Jeff Huerta, Senior VP for Sales at Vecna Robotics, speaks on how successful companies are advancing their operations with fully autonomous material handling equipment, and how some facilities are achieving very quick ROI. He also describes the differences between an AMR and an AGV, and addresses the topic of safety. Lastly, he prescribes ways to get started with this equipment, including what upfront costs companies should be prepared for.
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Today’s machine tools create an enormous amount of data. One way of using this information is to implement automated feedback processes that improve machining operations. In this episode, Alan Rooks, Editor in Chief of Manufacturing Engineering magazine, talks with Scott Mahrle, director of business development for Q-DAS and Hexagon Integrated Solutions, and Frank Krazer, system engineer for Hexagon Manufacturing Intelligence, about what automated machine tool feedback is and how it impacts the manufacturing process; how automated machine tool feedback can increase the efficiency of both people and equipment; how it can produce costs savings; and how manufacturers can build workers’ confidence in this process.
In this podcast, Bruce Morey, Senior Technical Editor for Manufacturing Engineering Magazine discusses with Robert Ravensbergen Marketing Director-Omnirobotics how today’s automation technology can make your manufacturing operation autonomous and its benefits to companies with a high mix of products.
As automation technology becomes more effective, cost effective, and easier to implement, job shops are automating more and more of their processes. In this episode, Alan Rooks, editor in chief of Manufacturing Engineering magazine, talks with Michael Gaunce, group manager, stationary workholding for Schunk Inc., about what a small to medium size job shop should consider when starting and exploration into automation; the particular machines or jobs that are easier to automate over others; why high part quantities are not needed in order to automate a job; what types of skills a shop should look for in employees working with automation; and how to define categories for the different styles of automation used in machine tool tending.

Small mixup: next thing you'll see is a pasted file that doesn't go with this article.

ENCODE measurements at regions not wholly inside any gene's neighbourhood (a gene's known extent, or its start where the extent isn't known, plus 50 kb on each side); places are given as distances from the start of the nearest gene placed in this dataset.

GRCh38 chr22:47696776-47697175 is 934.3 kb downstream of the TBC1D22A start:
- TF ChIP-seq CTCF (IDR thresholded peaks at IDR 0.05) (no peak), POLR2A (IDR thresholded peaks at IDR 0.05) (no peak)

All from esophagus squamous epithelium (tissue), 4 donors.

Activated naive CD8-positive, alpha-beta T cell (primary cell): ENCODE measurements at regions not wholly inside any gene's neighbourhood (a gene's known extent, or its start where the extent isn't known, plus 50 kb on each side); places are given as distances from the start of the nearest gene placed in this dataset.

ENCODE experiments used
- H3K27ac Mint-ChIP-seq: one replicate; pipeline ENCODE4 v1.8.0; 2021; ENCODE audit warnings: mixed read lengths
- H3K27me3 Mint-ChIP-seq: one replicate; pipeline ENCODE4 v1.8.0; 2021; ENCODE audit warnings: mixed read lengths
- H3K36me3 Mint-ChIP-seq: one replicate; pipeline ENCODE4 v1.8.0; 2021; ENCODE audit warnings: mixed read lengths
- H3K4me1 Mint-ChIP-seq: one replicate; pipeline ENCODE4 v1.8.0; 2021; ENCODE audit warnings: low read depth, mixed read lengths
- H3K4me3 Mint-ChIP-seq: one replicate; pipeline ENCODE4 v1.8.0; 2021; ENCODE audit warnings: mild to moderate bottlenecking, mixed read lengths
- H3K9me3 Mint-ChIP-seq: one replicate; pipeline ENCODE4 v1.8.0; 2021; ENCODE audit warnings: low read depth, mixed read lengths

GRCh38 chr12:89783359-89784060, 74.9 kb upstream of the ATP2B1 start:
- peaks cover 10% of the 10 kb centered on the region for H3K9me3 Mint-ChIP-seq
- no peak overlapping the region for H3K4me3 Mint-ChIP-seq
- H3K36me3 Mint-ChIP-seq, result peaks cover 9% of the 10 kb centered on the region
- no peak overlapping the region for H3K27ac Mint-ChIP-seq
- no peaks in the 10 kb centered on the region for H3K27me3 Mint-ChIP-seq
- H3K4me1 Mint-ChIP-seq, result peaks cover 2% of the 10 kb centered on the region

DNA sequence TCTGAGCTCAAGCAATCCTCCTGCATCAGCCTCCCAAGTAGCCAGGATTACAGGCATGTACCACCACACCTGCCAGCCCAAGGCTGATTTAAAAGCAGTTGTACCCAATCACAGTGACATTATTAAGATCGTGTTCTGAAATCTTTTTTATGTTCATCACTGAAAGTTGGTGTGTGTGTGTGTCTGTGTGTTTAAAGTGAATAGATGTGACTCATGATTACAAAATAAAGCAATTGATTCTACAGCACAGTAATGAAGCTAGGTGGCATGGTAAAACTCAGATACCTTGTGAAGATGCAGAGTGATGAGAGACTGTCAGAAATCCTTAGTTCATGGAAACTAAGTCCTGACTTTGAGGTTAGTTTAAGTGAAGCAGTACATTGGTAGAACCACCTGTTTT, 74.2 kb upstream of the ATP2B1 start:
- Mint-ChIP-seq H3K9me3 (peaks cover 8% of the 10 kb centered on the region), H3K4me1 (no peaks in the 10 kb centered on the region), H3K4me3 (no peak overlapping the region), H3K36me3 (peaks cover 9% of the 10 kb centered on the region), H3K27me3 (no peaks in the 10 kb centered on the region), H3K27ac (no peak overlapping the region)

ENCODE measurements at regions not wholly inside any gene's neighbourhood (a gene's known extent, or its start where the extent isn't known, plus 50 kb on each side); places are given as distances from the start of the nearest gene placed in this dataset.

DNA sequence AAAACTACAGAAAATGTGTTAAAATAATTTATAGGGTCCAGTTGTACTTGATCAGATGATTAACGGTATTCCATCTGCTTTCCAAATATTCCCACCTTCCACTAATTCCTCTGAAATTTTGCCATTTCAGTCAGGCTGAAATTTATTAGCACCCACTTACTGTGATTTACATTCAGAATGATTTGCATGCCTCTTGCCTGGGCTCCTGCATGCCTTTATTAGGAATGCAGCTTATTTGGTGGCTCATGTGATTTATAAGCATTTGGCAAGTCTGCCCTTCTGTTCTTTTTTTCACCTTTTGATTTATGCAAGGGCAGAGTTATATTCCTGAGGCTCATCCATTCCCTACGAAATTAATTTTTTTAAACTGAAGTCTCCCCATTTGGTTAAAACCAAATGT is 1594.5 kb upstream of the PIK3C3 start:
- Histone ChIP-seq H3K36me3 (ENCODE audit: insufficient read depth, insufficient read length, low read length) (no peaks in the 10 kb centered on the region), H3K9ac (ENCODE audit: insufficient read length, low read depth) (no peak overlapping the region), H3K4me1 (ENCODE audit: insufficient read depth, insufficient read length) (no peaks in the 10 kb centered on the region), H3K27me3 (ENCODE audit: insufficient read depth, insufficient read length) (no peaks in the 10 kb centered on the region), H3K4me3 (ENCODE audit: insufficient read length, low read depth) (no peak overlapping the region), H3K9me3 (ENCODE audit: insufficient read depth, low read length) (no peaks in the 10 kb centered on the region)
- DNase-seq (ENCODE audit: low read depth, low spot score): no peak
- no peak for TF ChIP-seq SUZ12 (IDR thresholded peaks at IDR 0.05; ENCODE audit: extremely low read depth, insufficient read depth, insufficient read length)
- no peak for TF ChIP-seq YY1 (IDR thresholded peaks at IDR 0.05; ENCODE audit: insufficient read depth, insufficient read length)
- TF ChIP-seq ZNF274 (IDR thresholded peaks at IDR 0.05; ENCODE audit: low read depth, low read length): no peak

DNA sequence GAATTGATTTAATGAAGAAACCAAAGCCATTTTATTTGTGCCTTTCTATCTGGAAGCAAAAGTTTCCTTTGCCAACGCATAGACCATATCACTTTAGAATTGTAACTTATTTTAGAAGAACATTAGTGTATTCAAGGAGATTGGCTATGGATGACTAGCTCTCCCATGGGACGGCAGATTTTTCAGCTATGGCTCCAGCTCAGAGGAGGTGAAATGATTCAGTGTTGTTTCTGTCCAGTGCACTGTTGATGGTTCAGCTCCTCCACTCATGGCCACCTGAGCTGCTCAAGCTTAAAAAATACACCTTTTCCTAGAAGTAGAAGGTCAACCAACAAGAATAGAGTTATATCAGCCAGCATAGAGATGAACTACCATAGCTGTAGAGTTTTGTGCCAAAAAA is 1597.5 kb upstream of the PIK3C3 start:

Russell Waddell, managing director at the MTConnect Institute, dives into why so many standards exist, what manufacturers can gain from a digital factory project, and how they can cut through the hype—to at least achieve shop floor monitoring. MTConnect, a standard with more than 10 years of history, frees up manufacturers to focus on value-add functions instead of normalizing data. And it has been installed on more than 50,000 devices worldwide. Today, the use case is not just what happened or what is happening “what is going to happen: looking at … anything that is forward-looking and anticipating what will happen next.” Perhaps most important, embracing standards allows for quick and easy integration of all types and brands of equipment.
William Crane, CEO of IndustryStar, an on-demand supply chain services and software technology company, dives into what manufacturers concerned about supply chain risk can do to worry less. In his estimation, “on-demand supply chain risk management resources have really been taking off.” It is possible, he said, to build a “supply chain competitive advantage.” Heard of agile supply chain? If not, he explains it.
Smart Manufacturing magazine Contributing Editor Karen Haywood Queen speaks with Sridhar Tayur about what supply chain players are learning from COVID-19. The Carnegie Mellon professor covers the roles AM and cobots are playing. He also looks at what manufacturers should consider doing to be prepared for the next hugely disruptive event.
Alan Rooks and Brett Brune, editors in chief of Manufacturing Engineering and Smart Manufacturing, respectively, preview some of the actionable information readers can find in the February issues.
Pivot International CEO Mark Dohnalek talks with Smart Manufacturing magazine’s Brett Brune about the China Deal First Phase, USMCA, Brexit—and ways to alleviate trade tension.
Today, an iPhone has more than 100,000 times the processing power of the computer that took Neil Armstrong to the moon in Apollo 11 – and the size and capabilities of today’s computer boards are making an even more monumental change in how we manufacture. All this technology gives manufacturers the capability to operate, as stated in The Six Million Dollar Man, “better, stronger, faster.” Christoph Berlin, Partner Program Manager at Microsoft sat down with Associate Editor Chris Mahar to talk about smart manufacturing and Microsoft’s Industrial Internet of Things (IIoT) vision.